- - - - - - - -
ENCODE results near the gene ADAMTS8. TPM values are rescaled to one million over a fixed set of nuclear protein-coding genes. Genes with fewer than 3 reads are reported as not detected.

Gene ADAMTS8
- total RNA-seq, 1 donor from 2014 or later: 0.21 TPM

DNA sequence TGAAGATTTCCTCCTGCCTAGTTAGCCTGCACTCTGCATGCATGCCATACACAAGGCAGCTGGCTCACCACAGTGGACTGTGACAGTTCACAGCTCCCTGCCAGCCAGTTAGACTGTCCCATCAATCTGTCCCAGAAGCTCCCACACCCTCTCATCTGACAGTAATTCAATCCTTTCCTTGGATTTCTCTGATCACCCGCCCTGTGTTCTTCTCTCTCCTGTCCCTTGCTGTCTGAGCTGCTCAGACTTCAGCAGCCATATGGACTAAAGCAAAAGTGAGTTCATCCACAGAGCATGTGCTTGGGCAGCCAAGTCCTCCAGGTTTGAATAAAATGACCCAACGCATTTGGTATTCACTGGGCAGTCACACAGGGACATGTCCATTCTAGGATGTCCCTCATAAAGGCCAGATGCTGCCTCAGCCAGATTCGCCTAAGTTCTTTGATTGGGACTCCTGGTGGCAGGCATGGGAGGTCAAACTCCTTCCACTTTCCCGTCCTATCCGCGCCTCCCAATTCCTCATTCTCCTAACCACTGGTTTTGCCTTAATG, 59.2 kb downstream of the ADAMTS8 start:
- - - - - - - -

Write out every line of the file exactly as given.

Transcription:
ENCODE results near the gene ADAMTS8. TPM values are rescaled to one million over a fixed set of nuclear protein-coding genes. Genes with fewer than 3 reads are reported as not detected.

Gene ADAMTS8
- total RNA-seq, 1 donor from 2014 or later: 0.21 TPM

DNA sequence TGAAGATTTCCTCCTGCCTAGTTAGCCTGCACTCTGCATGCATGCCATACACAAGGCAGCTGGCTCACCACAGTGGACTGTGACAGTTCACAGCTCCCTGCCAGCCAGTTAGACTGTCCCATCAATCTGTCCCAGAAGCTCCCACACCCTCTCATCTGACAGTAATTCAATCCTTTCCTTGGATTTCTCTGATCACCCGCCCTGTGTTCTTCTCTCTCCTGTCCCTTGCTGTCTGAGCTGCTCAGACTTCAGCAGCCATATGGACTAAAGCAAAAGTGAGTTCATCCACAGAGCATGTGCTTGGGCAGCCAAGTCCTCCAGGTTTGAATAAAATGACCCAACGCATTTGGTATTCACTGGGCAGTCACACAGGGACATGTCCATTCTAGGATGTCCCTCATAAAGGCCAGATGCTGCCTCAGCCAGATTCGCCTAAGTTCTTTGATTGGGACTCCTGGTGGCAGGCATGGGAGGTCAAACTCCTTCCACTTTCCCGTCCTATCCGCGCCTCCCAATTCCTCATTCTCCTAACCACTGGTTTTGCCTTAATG, 59.2 kb downstream of the ADAMTS8 start: